Learning by Doing: An Internship at VC Fort Portal by Caroline Spira

Tell me and I forget.

Teach me and I remember.

Involve me and I learn.”

–Benjamin Franklin

One of the fundamental values held by Villages Connected is that through participatory means – that is, by truly working together – we can achieve our goals of demonstrating potential through humanity.  This of course requires concerted effort, quite a bit of vision and a willingness to get involved.

Moureen: Villages Connected Fort Portal media co-op member and new intern!

It also takes people like Moureen Kanyunyuzi to accept the challenge of stepping out of her classroom at Mountains of the Moon University and stepping up in her role as microfinance committee chair with Villages Connected Fort Portal media co-op by turning this experience into a two-month long field placement.

Beginning at the end of this term, Moureen will embark full-time with Villages Connected as an intern working on enhancing and expanding the microfinance products delivered by the Fort Portal media co-op.  Moureen is a second year student in the BSc. Banking and Development Finance, has already completed another internship with a microfinance institution in Fort Portal, and just last year, was a key onsite-coordinator for Villages Connected during the initial set up of the co-op.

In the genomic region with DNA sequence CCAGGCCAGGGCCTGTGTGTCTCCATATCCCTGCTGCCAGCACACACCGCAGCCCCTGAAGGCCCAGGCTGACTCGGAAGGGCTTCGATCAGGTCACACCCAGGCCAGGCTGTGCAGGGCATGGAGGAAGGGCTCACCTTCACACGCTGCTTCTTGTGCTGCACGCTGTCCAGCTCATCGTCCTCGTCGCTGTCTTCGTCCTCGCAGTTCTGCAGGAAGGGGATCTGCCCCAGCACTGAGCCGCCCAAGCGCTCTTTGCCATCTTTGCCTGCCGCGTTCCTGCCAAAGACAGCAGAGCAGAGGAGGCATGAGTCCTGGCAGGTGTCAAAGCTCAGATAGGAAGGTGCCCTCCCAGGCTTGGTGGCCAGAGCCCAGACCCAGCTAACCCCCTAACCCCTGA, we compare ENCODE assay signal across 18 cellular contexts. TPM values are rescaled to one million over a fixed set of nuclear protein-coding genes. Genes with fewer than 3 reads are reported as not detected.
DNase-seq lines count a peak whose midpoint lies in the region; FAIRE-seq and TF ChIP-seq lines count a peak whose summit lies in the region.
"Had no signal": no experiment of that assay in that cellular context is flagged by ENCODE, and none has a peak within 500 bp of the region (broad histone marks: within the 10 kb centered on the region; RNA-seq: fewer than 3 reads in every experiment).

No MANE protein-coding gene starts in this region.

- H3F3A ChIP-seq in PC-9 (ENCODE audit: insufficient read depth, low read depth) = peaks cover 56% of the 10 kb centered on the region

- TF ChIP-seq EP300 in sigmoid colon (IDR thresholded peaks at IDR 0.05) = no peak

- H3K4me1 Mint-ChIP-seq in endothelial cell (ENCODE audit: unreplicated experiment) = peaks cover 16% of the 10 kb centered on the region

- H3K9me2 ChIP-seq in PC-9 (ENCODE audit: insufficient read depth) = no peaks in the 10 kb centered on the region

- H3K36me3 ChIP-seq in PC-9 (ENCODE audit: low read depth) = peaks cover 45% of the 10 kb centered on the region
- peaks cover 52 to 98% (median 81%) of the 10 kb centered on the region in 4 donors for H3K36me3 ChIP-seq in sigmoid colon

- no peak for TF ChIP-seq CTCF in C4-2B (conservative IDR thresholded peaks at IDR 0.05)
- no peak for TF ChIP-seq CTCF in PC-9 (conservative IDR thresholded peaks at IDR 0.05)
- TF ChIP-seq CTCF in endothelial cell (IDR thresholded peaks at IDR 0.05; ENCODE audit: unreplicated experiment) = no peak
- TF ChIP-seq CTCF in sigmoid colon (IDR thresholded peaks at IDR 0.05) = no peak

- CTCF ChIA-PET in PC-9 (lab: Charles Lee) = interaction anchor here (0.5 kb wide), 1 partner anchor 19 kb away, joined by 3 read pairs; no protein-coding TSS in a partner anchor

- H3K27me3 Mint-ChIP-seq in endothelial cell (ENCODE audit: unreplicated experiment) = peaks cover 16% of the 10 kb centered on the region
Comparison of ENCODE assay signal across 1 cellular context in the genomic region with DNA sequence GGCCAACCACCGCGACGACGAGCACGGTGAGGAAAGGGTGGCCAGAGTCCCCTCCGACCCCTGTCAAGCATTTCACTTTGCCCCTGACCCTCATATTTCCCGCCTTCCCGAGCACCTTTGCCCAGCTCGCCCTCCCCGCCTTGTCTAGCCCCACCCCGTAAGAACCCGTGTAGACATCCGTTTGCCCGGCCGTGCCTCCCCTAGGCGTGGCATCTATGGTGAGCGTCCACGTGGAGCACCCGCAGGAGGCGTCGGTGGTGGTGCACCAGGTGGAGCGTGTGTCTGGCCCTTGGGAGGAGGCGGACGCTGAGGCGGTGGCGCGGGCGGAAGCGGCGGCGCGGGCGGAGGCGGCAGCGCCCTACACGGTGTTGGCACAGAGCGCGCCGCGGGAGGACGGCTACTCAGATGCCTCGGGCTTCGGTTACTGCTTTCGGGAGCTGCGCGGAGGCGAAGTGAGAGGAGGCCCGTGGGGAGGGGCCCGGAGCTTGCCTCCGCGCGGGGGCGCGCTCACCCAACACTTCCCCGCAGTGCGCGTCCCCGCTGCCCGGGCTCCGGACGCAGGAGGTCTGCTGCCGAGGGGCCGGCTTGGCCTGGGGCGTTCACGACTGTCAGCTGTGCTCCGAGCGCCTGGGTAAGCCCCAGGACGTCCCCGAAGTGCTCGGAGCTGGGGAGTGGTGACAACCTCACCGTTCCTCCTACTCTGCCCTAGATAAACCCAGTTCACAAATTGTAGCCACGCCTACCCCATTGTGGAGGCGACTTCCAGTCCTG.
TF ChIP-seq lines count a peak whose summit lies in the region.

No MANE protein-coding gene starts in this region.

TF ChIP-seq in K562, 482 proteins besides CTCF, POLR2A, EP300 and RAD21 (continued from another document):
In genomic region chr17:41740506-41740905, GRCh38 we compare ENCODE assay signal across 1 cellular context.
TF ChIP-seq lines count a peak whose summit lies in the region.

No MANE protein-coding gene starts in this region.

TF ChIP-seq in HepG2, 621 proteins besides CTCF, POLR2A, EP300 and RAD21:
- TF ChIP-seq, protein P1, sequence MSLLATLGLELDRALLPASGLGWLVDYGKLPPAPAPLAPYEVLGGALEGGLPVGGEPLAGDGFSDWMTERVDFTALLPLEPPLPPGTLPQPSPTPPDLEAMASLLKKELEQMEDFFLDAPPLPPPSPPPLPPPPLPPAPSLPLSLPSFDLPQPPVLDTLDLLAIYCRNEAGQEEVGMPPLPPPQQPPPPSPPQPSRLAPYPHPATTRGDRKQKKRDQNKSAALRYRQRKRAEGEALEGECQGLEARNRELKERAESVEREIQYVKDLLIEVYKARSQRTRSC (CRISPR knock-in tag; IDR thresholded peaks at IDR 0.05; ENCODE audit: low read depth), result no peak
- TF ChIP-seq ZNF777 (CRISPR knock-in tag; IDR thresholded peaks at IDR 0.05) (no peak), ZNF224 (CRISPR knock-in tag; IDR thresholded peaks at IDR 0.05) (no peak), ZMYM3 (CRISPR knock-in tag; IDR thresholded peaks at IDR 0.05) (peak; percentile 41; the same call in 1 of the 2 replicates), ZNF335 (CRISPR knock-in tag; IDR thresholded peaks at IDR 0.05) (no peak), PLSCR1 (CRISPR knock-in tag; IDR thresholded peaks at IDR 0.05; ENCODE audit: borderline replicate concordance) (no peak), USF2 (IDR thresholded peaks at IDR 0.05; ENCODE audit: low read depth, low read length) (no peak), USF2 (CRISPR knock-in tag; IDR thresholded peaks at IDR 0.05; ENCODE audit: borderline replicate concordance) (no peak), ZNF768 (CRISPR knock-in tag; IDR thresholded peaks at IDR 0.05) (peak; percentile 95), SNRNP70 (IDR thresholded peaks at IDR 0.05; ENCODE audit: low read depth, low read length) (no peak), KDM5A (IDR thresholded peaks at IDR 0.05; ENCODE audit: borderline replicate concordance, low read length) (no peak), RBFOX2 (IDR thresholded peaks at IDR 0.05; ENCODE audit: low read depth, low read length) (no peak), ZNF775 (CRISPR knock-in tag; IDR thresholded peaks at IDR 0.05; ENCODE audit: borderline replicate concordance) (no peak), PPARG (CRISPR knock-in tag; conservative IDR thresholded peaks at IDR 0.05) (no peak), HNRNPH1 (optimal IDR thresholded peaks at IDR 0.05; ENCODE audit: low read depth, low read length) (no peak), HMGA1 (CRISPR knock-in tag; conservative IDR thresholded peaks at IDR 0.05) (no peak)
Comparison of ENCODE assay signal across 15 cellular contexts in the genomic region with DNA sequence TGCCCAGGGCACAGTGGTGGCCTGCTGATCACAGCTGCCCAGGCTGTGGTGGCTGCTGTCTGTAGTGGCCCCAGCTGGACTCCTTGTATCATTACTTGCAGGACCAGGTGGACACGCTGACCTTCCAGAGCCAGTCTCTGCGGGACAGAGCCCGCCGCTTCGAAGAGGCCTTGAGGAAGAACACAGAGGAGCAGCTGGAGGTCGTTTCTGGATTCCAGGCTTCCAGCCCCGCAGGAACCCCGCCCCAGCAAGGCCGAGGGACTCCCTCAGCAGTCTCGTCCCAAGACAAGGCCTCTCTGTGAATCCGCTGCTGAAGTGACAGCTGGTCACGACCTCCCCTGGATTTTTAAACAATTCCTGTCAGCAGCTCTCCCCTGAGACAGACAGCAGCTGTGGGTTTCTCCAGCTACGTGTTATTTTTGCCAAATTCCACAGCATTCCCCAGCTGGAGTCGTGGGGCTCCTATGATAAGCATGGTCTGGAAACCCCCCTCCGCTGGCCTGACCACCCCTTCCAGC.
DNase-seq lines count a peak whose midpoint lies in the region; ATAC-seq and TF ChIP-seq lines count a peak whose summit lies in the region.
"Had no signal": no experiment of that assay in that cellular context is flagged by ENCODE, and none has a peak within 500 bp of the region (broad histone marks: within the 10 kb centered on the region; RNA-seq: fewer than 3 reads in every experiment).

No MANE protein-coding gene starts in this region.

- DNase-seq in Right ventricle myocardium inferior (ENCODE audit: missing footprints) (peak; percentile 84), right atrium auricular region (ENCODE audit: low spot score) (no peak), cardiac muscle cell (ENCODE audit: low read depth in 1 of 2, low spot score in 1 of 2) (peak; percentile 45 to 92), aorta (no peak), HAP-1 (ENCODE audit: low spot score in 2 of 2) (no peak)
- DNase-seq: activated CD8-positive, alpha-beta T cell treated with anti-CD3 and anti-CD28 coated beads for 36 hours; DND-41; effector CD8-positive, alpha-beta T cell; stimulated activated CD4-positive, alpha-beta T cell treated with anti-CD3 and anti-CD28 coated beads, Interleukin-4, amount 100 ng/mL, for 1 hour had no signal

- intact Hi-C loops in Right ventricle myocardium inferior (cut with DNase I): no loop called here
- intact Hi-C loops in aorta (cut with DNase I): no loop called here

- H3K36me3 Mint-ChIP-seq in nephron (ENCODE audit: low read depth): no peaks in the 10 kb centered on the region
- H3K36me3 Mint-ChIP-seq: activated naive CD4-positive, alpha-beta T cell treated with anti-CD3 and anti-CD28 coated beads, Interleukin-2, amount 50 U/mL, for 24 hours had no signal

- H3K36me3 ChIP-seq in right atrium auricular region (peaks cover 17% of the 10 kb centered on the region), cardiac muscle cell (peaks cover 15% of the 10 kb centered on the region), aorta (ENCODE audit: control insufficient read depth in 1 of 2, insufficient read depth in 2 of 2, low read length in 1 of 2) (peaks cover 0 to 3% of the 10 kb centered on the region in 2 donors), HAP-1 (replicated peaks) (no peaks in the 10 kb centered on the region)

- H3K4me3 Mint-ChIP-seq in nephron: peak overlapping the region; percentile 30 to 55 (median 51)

“My career aspirations are to eventually design management systems for financial institutions. Immediately after my graduation, I would like to work in a financial institution dealing with the unbanked population – to find out why some people don’t receive financial services and find a way to reduce that number.”

Moureen explains that Mountains of the Moon University approved the internship with Villages Connected because it work is relevant to her field of study, and, most especially with plans to develop savings products for members, it is a great opportunity for her to expand on her research.

Moureen and other media co-op members working on product development

“For my studies, my goal in this placement is to enhance my knowledge of the relationship between saving product designs and women’s savings behaviour. This will help to design products that suit the women’s savings behaviour in rural areas.”  She adds, “It will help me to translate the theoretical concepts attained in school into the practical.”

With the media co-op’s microfinance loans moving forward and more microentrepreneurs demonstrating interest in working with Villages Connected, Moureen’s work and research is a timely fit.

Congratulations Moureen!  Villages Connected is glad be learning together with you.



Villages Connected Fort Portal Response to Kony 2012 by Caroline Spira